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Bug in handling select_related with limit and all() because of many2many relation

See original GitHub issue

When a model has a many2many relationship and you want to fetch all records including the related models, with a limit, the .all() function returns the wrong amount of records.

I debugged the issue until this part, where the instances are merged in merge_instances_list(result_rows).

When entering the merge_instances_list function, the result_rows includes all the records, but it seems that the query that it runs includes multiple rows of the same instance, e.g. for the many2many relation.

Now this is unexpected behavior, since I’d expect to get all the rows from the database, not the grouped instances of the record set.

Here’s a test setup for proving the issue:

from typing import List, Optional

import ormar
import pytest

from app.db.database import db, engine, metadata

class Keyword(ormar.Model):
    class Meta:
        metadata = metadata
        database = db
        tablename = "keywords"

    id: int = ormar.Integer(primary_key=True)
    name: str = ormar.String(max_length=50)

class KeywordPrimaryModel(ormar.Model):
    class Meta:
        metadata = metadata
        database = db
        tablename = "primary_models_keywords"

    id: int = ormar.Integer(primary_key=True)

class PrimaryModel(ormar.Model):
    class Meta:
        metadata = metadata
        database = db
        tablename = "primary_models"

    id: int = ormar.Integer(primary_key=True)
    name: str = ormar.String(max_length=255, index=True)
    some_text: str = ormar.Text()
    some_other_text: Optional[str] = ormar.Text(nullable=True)
    keywords: Optional[List[Keyword]] = ormar.ManyToMany(
        Keyword, through=KeywordPrimaryModel

class SecondaryModel(ormar.Model):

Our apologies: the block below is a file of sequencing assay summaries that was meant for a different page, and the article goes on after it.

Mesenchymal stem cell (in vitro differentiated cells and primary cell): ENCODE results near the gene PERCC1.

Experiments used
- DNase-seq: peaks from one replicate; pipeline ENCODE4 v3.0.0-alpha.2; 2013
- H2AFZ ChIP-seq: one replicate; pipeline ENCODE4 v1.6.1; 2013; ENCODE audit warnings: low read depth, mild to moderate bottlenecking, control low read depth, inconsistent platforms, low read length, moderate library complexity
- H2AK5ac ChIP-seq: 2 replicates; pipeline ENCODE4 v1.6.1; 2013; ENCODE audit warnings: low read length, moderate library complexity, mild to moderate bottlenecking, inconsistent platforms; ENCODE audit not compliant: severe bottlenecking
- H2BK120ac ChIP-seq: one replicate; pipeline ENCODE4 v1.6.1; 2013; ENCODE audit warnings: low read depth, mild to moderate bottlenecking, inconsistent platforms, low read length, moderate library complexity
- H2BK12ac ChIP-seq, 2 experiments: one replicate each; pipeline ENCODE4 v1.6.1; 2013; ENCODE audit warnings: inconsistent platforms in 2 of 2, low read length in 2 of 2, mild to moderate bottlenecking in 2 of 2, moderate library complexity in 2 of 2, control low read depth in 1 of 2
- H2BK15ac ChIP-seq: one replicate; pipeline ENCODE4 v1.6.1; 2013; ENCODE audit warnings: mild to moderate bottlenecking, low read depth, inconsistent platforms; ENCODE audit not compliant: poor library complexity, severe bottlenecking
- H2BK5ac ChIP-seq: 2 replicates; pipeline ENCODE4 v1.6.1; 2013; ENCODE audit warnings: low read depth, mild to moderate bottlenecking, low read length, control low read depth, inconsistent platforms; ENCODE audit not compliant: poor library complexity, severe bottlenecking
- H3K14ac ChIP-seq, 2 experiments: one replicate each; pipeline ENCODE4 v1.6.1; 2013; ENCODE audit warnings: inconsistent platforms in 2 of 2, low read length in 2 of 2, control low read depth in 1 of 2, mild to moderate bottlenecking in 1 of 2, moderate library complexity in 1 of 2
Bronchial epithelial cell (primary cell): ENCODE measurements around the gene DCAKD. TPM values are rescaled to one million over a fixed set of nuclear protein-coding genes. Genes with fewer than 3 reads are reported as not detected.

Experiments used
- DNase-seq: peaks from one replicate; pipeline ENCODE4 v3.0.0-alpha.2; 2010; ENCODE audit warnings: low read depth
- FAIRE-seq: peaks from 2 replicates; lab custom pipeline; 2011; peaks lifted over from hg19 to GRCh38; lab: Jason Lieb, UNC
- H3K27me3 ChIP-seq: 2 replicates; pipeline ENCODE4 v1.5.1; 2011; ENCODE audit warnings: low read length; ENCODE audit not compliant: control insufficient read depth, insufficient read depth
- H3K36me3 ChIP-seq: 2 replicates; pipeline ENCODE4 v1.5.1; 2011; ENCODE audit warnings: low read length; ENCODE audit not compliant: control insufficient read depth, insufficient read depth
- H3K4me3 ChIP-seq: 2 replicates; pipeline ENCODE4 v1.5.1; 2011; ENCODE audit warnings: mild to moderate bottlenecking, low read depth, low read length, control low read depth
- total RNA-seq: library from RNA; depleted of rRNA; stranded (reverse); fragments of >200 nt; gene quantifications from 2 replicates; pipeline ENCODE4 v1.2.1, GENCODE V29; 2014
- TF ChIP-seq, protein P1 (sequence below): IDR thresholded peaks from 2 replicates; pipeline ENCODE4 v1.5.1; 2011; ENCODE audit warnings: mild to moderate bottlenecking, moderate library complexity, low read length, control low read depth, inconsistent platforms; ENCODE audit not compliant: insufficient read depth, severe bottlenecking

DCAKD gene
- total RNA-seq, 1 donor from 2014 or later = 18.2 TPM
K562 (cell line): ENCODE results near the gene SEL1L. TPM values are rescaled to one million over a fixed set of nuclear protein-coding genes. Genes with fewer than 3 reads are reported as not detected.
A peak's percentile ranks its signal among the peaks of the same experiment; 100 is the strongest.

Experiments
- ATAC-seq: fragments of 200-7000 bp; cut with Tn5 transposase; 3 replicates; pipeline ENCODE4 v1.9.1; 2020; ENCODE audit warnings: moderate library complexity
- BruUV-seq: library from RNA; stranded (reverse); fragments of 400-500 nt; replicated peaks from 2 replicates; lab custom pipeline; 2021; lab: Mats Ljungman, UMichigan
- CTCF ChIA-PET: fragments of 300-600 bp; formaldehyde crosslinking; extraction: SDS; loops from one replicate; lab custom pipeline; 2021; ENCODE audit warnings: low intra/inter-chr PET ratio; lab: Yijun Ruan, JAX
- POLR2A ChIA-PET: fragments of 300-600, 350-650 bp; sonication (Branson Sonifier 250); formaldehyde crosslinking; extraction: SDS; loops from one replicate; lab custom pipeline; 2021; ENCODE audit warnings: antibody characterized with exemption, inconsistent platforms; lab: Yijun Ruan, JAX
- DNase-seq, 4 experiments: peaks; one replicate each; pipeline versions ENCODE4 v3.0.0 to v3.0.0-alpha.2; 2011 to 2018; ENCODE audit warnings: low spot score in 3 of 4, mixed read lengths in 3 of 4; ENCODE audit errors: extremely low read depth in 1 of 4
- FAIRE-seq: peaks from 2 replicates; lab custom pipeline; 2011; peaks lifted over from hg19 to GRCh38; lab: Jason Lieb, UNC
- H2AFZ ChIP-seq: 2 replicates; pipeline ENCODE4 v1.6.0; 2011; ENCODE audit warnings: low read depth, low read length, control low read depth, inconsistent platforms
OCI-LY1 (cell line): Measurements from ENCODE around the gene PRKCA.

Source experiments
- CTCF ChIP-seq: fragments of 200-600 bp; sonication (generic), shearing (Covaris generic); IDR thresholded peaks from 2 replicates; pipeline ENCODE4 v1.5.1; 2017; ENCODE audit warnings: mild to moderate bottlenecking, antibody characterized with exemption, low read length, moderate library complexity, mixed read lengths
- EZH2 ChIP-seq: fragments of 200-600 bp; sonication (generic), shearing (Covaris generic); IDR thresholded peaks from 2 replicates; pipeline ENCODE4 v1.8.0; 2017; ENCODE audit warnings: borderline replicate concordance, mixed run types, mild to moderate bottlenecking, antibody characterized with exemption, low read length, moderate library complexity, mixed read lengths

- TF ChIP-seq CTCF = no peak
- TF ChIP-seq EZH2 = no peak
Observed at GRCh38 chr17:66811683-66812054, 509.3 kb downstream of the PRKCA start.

class Meta:
        metadata = metadata
        database = db
        tablename = "secondary_models"

    id: int = ormar.Integer(primary_key=True)
    name: str = ormar.String(max_length=100)
    primary_model: PrimaryModel = ormar.ForeignKey(

@pytest.mark.parametrize("tag_id", [1, 2, 3, 4, 5])
async def test_create_keywords(tag_id):
    await Keyword.objects.create(name=f"Tag {tag_id}")

    "name, some_text, some_other_text",
        ("Primary 1", "Some text 1", "Some other text 1"),
        ("Primary 2", "Some text 2", "Some other text 2"),
        ("Primary 3", "Some text 3", "Some other text 3"),
        ("Primary 4", "Some text 4", "Some other text 4"),
        ("Primary 5", "Some text 5", "Some other text 5"),
        ("Primary 6", "Some text 6", "Some other text 6"),
        ("Primary 7", "Some text 7", "Some other text 7"),
        ("Primary 8", "Some text 8", "Some other text 8"),
        ("Primary 9", "Some text 9", "Some other text 9"),
        ("Primary 10", "Some text 10", "Some other text 10"),
async def test_create_primary_models(name, some_text, some_other_text):
    await PrimaryModel(
        name=name, some_text=some_text, some_other_text=some_other_text

async def test_add_keywords():
    p1 = await PrimaryModel.objects.get(pk=1)

    p2 = await PrimaryModel.objects.get(pk=2)

    for i in range(1, 6):
        keyword = await Keyword.objects.get(pk=i)
        if i % 2 == 0:
            await p1.keywords.add(keyword)
            await p2.keywords.add(keyword)

async def test_create_secondary_model():